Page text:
Astell & Kern A&ultima SP1000M

GUI and Open APP Service.

The GUI of SPKM is identical to the original SPK, thus I refer you to read my original SP1000 SS/CU review where I already covered it in depth here.  The SPKM interface is as fast and responsive as the original SPK, and yes, the Parametric EQ is still an eye candy with a very subtle sound adjustment since, according to A&K, they put a lot emphasis into the tuning of the original sound signature of their DAPs.

I’m sure there are some other tweaks behind the curtains, perhaps optimizing some performance, but the first noticeable change is the Floating Back button which can be easily disabled by dragging it to the middle of the display or enabled/disabled in the Settings menu under Input Method.  The button itself is floating and could be moved to anywhere along the left/right sides of the screen.  You still have a Home touch button in the center under the visible part of the display, and when browsing A&K menus and settings you will find Back button at the top to go to the previous screen.  So, why do we need a Floating Back button?

The answer to the question could be found here, where Astell & Kern goes into details about their new Open APP Service feature which is going to be implemented in all of their Android 6.0 based DAPs, such as SP1000 SS/CU, SP1000M, SE100, and SR15.  While SP1000M introduced it as a teaser with a new DAP release, a week later the firmware update was pushed to SP1000 to enable Floating Back button and Open APP Service which currently supports: Amazon Music, Spotify, Tidal, Sound Cloud, Pandora, Melon, Bugs, Music Mate, AWA, QQ Music, KK Box, and more supported services coming soon.

Now, back to the question of the Back button.  When you start dealing with Android apps, in many cases you do need a Back button for navigation, and now you have one which going to come in handy when dealing with streaming apps.  While Astell & Kern offers a built-in Tidal and Groovers+ services (without off-line storage support), for a long time their customers been asking to add Spotify and other streaming services.  A&K latest DAPs do run on Android, but it’s a heavily modified closed OS without access to Google Play.  In a way, it’s a blessing for a manufacturer to keep DAP performance optimized since you don’t have to worry about customers installing and running other unstable apps.

Now with Open APP Service you have more freedom, but the list of allowed apps is reasonably limited.  And when you decide to install a non-blacklisted app, you need to download APK file (use a site like https://apkpure.com/), copy it to Open Service Folder located on internal storage, go to Services on the DAP, and when you see the app being recognized and listed in there – click to install it.  Keep in mind, you will have to install Tidal apk if you want off-line downloads.  Also, installed apps will not be updated automatically since you are not running Google Play.  You will have to keep track of app updates and manually download and install new versions.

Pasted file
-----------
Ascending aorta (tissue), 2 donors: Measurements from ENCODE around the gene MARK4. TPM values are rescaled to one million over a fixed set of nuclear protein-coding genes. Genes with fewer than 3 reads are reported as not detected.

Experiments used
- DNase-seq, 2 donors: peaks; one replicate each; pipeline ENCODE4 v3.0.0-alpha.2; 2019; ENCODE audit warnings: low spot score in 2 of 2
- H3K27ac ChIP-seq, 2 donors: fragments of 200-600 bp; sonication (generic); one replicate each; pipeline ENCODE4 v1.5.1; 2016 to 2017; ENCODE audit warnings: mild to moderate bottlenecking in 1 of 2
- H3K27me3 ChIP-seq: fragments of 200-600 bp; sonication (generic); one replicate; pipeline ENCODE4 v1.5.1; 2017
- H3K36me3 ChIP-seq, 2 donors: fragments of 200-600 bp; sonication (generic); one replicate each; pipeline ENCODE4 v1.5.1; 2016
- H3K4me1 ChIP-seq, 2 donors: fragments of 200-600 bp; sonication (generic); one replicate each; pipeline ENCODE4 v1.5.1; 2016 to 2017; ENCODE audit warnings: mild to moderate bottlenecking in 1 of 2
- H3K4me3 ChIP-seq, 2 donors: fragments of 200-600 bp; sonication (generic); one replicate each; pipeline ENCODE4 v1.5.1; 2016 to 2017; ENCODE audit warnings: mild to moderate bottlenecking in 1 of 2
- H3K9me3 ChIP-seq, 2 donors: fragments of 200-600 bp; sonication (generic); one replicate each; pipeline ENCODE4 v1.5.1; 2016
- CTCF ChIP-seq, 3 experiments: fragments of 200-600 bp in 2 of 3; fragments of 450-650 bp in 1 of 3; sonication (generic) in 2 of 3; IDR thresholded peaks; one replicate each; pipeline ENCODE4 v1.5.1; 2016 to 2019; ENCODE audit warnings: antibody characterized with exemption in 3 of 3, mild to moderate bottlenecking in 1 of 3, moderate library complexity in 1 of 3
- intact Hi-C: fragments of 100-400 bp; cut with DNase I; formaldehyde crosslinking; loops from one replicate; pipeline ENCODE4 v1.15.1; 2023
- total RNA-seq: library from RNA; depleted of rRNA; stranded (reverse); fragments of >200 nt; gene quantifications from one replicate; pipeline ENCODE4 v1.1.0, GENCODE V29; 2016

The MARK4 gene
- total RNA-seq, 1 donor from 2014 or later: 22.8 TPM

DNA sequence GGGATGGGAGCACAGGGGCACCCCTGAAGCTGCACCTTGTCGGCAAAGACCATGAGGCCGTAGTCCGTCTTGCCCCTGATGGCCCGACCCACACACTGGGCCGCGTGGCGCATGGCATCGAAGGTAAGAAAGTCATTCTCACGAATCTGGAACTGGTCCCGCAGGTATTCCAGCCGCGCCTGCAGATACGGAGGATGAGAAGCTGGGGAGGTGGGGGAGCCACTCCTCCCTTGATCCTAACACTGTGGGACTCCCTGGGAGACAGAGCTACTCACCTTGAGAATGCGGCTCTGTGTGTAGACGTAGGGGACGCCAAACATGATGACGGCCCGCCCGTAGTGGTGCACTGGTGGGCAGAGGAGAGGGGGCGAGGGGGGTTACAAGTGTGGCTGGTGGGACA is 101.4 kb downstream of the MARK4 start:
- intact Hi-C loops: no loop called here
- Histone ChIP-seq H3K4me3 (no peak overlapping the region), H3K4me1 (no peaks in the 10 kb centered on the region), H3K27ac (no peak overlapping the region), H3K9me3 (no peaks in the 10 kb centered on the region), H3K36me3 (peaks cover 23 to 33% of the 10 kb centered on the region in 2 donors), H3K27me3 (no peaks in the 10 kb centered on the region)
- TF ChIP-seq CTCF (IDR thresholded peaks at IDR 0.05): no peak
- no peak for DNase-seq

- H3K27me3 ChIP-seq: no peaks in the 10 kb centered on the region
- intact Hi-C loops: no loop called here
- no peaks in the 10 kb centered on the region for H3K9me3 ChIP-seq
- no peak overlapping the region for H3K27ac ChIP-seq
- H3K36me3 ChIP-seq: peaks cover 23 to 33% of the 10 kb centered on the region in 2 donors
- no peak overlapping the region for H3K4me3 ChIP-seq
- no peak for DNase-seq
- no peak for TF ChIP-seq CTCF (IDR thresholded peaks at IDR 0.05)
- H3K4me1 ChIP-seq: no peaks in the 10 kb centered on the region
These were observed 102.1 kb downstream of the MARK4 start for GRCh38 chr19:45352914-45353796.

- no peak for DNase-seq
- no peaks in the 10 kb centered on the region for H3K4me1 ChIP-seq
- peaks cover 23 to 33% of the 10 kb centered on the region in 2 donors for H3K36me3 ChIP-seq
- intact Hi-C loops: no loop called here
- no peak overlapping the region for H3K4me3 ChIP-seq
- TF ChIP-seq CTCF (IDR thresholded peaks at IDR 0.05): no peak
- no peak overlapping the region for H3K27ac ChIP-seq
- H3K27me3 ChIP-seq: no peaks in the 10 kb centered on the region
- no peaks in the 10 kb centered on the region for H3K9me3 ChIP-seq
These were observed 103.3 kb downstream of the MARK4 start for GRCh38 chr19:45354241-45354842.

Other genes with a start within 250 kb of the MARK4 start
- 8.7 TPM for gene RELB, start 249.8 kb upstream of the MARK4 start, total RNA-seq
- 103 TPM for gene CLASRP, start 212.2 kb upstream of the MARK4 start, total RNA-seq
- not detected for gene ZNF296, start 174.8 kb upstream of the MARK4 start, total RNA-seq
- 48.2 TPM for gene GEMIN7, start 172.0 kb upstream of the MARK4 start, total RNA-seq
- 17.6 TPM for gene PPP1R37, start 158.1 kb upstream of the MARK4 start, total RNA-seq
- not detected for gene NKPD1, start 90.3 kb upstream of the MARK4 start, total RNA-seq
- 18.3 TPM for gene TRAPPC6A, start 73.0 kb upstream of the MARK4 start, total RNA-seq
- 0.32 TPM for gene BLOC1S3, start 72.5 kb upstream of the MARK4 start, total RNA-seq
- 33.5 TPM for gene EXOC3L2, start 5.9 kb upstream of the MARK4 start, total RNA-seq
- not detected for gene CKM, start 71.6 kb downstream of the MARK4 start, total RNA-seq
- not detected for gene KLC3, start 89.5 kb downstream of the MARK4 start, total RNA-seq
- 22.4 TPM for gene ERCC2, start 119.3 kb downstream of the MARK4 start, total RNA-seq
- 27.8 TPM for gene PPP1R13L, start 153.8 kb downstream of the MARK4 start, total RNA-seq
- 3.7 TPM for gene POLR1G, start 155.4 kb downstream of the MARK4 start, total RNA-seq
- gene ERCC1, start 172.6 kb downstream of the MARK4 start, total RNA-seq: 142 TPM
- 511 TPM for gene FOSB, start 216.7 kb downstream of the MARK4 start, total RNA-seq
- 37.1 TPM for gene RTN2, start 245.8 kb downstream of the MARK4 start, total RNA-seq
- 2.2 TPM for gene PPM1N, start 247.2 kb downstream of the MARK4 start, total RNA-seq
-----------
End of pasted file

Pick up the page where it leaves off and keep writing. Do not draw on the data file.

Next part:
Since both SPK and SPKM will have access to Open APP Service, neither one has an advantage when it comes to streaming apps.  Even the difference in internal storage doesn’t matter since off-line downloads can be stored on external microSD.

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Sound comparison.

Without a doubt, many will be curious how does SPKM sounds in comparison to SPK.  In this test I had both DAPs side-by-side playing the same song, using the same SE or BAL output (depending on cable termination), volume matched for consistency with the same pair of IEMs.

I took notes when listening out of the box and after a few hours, and then let SPKM play in a loop for about a week before making the final judgment about the sound comparison.  A lot of manufacturers recommend burn in, especially for the benefit of capacitors, and I’m glad I did it here because there was a noticeable change in the treble tonality before and after.  Before the burn in, out of the box, the treble was a lot smoother, still extended but with less sparkle, giving the overall tonality a warmer and smoother feeling.  I also heard similar impressions from people who attended RMAF’18 where SPKM was introduced to the public with fresh units on the display.  After the burn in, treble opened up, nearly matching the controlled sparkle of the original SPK.